Annabella Gonzalez (Founder & Director), born in Mexico City,
performed with Atelier de Danse in Geneva, Switzerland, and co-directed
The New Choreographers Ensemble in NY before launching AGDT. She
studied ballet with Vladimir Dokoudovsky and Dick Andros, modern
dance with Bertram Ross, music with Ted Dalbotten and acting at HB
Studio. Annabella holds a B.A in Art History from the University of
Minnesota, three language degrees from the University of Geneva,
Switzerland, and an M.A. in Dance Education from Columbia University
Teachers College where she created and taught Traditional Mexican
Dance. She has choreographed for Repertorio Español and other theater
companies and lectures nationally on Mexican dance and masks. Her
work has been presented in the United States, the Dominican Republic and
Lucia Campoy (Dancer) has danced with AGDT since 2005. She is from
Murcia, Spain, where she began dancing at the age of eight. Thanks to
the great teachers and choreographers who encouraged her education and
gave her the opportunity to grow as a versatile artist. Special mention to
Annabella Gonzalez for her constant support. Lucia is also a Feldenkrais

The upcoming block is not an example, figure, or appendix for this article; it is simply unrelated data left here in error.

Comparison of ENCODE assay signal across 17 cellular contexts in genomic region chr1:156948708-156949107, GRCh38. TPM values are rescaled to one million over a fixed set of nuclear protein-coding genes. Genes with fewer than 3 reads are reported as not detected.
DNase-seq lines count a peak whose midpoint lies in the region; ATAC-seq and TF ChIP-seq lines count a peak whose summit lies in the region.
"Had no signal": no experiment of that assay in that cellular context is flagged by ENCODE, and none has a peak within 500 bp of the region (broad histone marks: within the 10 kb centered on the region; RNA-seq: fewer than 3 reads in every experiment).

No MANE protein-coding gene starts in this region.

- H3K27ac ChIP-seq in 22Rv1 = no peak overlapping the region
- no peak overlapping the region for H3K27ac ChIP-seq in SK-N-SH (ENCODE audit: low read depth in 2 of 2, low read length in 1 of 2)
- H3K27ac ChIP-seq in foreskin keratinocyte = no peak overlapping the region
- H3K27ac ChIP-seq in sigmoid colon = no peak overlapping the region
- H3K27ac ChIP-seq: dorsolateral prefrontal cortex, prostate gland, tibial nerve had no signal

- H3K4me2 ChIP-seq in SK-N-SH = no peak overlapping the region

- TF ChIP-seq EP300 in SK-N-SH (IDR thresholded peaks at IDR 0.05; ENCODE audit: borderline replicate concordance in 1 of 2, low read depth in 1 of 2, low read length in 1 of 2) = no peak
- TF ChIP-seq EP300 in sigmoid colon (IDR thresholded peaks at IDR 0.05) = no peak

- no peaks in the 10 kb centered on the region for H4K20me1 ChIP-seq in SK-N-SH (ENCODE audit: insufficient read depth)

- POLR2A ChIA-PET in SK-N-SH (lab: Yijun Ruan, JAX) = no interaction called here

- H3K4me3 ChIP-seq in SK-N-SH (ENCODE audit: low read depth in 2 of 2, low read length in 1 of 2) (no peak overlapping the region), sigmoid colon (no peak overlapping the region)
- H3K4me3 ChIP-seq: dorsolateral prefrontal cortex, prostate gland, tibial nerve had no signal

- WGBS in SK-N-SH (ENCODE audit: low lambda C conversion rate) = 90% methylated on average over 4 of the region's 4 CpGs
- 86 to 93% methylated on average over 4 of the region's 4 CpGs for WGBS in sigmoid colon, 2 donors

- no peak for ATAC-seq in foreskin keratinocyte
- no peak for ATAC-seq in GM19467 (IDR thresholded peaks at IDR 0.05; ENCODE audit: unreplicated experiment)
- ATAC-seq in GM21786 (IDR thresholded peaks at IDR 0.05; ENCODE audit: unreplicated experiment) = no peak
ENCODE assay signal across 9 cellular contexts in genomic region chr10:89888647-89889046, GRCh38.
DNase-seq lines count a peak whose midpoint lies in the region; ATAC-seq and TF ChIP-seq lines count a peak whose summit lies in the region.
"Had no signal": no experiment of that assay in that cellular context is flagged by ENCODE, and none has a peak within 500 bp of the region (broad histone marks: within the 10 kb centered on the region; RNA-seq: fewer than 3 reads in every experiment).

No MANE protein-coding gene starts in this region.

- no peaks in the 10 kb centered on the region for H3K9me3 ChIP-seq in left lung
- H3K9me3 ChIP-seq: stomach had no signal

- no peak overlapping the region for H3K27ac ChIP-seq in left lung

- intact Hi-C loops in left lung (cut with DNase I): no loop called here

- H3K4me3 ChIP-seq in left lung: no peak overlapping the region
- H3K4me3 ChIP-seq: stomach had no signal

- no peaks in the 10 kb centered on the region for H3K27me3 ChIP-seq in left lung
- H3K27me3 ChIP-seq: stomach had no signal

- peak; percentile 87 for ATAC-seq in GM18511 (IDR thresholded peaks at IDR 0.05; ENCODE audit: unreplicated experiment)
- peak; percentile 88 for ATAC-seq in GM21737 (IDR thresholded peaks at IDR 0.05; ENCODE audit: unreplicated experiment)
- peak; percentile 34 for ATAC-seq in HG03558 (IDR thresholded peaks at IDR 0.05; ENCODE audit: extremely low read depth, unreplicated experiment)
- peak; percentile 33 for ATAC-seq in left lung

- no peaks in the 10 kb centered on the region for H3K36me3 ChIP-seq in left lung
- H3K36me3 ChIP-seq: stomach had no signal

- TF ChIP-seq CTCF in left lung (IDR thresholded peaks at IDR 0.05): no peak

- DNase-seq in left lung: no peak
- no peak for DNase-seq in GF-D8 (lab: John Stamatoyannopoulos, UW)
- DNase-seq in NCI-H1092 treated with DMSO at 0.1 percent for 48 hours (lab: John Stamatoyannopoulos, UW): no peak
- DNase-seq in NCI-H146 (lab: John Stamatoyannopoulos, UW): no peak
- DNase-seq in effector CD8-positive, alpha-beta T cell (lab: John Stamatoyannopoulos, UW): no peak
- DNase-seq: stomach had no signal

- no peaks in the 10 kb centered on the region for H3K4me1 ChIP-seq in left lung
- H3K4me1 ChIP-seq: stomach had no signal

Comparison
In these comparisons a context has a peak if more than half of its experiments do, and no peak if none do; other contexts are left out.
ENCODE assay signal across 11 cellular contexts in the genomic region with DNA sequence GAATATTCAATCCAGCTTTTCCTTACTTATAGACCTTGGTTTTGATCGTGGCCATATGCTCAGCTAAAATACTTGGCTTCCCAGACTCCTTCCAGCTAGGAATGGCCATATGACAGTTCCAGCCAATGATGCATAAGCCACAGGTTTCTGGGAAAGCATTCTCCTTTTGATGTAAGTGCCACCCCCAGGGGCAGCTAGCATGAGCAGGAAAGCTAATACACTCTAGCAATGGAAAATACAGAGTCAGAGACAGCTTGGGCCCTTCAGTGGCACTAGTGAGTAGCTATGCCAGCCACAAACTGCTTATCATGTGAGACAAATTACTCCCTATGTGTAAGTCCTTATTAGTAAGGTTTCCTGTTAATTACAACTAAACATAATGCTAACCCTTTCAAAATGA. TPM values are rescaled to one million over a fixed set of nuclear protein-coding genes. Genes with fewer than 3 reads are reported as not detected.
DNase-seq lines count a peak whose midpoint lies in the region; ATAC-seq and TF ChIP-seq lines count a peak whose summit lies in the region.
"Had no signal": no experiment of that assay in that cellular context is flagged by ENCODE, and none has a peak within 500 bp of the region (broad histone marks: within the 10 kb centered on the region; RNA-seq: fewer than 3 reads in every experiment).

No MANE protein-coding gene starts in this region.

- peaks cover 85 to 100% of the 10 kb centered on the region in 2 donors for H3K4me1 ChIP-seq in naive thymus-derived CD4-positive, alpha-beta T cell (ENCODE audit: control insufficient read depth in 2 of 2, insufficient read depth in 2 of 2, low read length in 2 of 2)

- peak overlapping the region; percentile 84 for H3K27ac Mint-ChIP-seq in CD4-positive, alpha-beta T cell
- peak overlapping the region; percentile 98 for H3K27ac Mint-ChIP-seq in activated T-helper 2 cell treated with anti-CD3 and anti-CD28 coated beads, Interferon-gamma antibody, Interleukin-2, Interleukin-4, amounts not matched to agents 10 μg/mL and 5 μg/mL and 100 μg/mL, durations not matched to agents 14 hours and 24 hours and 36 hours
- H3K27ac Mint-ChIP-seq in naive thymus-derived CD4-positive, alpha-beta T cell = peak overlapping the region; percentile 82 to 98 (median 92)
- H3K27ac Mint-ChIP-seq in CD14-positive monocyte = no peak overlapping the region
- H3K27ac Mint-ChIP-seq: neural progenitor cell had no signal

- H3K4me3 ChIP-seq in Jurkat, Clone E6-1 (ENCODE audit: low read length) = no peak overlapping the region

practitioner, a new career she is very excited about and that she practices
at City Center Theater. All her love to her husband, family and friends.
Jorge Fuentes (Dancer), a native of Tamaulipas, Mexico, attended Booker
Washington High School for the Performing and Visual Arts where he
performed the works of renowned choreographers Robert Battle, Adam
Hougland, Donald Byrd and Jessica Lang. He received honorable mention in
choreography, folklorico and modern from the National Foundation for the
Advancement in the Arts. Jorge has performed as a guest dancer throughout
the US. He has danced for the New York Baroque Dance Society, Calpulli
Danza Mexicana and Akjun Ballet Theatre. He joined AGDT in 2010.
Juan “Nacho” Echazarreta (Dancer) joined AGDT ten years ago. He began
dance training in Mexico and studied modern dance at Bates College where
he performed with the Bates Modern Dance Ensemble and had the privilege
of working with Mark Morris, Doug Elkins, Katiti King, and Michael Foley,
among others. New York credits include Dance Conservatory of NY, Staten
Island Ballet, Orange County Ballet, Ballade Ballet and Eglevsky Ballet. Juan
holds an M.P.A in Nonprofit Management and Policy from NYU.
Marcos Emanuel de Jesús Wille (Dancer) returns for his sixth season
with AGDT. He is an alumnus of the UW-Milwaukee dance program, the
Ailey School, the Graham School, and “La Escuelita” Don Rafael Cepeda in